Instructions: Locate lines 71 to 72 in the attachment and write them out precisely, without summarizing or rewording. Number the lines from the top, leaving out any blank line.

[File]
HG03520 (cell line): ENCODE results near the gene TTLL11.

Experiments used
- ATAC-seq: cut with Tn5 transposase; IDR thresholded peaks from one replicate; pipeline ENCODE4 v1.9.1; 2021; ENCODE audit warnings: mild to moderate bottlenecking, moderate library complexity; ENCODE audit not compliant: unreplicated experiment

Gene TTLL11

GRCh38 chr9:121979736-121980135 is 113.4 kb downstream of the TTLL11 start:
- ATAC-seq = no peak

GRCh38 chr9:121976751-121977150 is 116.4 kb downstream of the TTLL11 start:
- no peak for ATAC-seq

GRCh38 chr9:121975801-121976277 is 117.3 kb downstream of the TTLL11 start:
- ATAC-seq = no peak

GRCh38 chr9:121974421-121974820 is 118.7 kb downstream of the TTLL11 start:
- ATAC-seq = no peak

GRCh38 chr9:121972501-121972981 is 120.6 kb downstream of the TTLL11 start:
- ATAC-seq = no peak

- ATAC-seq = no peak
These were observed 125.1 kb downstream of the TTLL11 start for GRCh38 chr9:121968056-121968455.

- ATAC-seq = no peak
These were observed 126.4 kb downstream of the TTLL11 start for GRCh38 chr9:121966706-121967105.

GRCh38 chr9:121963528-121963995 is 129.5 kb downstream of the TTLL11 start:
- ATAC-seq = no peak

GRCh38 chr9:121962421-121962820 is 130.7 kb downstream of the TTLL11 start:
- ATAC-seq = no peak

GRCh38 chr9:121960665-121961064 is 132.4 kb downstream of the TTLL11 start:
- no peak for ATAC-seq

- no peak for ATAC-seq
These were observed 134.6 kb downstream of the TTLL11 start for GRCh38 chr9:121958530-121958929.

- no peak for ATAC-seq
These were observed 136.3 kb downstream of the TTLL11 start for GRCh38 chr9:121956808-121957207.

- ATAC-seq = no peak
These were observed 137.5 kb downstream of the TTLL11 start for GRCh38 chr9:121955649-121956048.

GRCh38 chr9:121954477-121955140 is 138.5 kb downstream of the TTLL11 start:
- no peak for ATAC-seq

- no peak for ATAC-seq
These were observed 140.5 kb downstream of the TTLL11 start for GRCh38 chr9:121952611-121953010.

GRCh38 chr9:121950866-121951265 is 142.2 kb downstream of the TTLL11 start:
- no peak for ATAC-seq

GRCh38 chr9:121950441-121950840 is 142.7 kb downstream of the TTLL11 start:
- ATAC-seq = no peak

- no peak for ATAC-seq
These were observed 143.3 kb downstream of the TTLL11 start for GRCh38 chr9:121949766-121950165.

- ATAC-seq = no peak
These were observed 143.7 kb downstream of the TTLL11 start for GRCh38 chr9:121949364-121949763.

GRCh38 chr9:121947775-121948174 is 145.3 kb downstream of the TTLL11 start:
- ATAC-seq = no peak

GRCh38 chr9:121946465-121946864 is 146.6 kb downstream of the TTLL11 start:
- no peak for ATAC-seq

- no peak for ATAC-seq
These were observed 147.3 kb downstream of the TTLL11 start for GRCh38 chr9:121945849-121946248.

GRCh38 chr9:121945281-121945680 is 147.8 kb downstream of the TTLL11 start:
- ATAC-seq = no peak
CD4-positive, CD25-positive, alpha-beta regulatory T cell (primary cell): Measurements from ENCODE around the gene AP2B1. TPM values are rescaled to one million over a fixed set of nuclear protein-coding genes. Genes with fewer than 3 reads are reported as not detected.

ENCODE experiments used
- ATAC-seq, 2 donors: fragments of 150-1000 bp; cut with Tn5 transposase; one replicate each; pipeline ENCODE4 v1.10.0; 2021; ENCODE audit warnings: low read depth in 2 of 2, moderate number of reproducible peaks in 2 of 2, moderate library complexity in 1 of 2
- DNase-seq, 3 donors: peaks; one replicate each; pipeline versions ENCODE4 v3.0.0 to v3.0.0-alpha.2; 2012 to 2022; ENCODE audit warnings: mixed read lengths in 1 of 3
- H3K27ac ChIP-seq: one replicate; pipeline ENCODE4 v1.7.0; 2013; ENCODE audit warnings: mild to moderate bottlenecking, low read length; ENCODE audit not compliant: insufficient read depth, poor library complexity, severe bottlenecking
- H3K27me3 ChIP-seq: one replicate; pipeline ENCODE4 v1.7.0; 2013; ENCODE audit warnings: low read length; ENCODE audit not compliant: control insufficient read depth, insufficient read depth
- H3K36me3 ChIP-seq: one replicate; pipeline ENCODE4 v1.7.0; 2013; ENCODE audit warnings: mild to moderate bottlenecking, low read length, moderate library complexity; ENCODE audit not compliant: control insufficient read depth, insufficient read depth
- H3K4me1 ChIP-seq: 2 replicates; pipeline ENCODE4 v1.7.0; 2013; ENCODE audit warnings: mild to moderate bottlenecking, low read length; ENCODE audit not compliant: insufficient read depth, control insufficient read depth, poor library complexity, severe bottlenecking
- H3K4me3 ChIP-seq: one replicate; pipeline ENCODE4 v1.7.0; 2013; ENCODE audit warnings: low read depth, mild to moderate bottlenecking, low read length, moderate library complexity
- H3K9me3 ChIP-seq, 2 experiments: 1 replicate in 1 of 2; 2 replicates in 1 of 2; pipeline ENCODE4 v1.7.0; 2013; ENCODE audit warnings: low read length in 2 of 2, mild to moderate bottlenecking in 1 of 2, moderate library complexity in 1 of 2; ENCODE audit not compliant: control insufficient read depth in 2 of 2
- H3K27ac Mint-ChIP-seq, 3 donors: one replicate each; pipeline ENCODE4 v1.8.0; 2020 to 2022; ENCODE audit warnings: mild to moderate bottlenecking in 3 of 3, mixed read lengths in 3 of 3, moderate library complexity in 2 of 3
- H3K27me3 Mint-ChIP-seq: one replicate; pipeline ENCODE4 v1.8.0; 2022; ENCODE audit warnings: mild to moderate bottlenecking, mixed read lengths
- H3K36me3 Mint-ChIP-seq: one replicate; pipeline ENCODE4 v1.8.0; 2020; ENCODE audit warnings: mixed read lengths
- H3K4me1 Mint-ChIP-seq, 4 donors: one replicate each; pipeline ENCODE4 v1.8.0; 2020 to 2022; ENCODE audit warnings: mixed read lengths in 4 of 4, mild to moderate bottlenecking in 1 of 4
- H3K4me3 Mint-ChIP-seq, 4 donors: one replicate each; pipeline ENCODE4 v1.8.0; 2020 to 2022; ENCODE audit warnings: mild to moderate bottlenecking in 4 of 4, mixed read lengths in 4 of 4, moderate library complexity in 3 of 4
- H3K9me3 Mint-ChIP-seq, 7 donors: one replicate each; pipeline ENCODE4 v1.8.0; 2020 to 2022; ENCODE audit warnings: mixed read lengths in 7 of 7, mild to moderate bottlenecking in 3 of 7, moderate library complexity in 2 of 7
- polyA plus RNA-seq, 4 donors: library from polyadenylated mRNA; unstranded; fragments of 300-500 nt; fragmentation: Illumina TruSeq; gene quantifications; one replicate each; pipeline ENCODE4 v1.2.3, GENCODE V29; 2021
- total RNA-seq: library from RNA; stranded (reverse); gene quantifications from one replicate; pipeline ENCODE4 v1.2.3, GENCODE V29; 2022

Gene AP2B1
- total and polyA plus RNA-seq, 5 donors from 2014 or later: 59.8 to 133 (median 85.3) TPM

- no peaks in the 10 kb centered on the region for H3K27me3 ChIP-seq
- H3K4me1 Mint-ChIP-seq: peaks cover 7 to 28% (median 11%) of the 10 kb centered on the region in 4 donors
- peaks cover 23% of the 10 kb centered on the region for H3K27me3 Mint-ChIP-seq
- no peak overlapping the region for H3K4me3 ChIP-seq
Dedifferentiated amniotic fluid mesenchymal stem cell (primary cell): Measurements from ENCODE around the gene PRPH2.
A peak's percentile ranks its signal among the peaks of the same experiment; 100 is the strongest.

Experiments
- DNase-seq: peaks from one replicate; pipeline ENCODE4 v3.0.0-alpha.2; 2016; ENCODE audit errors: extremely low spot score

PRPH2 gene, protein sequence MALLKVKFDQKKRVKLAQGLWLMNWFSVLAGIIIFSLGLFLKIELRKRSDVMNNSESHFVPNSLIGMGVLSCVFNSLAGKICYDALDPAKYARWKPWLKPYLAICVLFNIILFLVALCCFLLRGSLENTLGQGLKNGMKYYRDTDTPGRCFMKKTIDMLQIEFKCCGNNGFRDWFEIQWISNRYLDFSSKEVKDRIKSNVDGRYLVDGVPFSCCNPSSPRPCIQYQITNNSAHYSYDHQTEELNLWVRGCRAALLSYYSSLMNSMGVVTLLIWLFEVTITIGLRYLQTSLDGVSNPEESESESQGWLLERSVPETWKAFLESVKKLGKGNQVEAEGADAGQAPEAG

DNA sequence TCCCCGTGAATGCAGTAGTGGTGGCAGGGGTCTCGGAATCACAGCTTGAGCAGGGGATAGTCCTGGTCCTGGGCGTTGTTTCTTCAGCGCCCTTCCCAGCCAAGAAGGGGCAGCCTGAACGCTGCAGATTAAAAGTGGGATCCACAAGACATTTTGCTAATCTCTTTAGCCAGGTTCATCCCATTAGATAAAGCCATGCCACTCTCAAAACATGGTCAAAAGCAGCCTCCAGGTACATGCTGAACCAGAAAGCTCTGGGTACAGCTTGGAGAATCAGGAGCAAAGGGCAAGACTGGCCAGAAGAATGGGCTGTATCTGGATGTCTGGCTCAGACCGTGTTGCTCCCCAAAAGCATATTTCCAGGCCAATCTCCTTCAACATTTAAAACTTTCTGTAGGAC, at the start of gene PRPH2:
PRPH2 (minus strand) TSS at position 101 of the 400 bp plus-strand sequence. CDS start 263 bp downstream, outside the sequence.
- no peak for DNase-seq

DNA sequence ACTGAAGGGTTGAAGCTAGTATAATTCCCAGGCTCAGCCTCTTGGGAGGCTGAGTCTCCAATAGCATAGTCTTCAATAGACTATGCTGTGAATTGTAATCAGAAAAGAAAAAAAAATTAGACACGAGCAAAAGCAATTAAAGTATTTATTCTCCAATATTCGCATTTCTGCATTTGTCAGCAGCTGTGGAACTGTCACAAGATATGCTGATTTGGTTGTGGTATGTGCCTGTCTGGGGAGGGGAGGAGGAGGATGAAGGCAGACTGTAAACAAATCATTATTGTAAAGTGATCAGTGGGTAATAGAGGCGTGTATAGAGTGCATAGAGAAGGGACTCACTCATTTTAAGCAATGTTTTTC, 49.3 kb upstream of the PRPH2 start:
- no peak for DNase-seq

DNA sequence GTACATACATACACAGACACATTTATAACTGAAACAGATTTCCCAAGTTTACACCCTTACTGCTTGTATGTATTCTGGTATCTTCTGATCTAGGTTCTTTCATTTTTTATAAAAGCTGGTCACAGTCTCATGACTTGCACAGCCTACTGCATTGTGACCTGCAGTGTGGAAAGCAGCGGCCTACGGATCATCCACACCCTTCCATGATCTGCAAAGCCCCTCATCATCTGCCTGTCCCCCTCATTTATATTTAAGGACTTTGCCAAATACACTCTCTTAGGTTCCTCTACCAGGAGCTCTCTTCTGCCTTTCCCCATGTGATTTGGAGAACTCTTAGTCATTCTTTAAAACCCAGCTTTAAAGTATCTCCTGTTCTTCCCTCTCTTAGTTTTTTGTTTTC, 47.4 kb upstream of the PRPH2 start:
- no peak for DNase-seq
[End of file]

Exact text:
- no peaks in the 10 kb centered on the region for H3K27me3 ChIP-seq
- H3K4me1 Mint-ChIP-seq: peaks cover 7 to 28% (median 11%) of the 10 kb centered on the region in 4 donors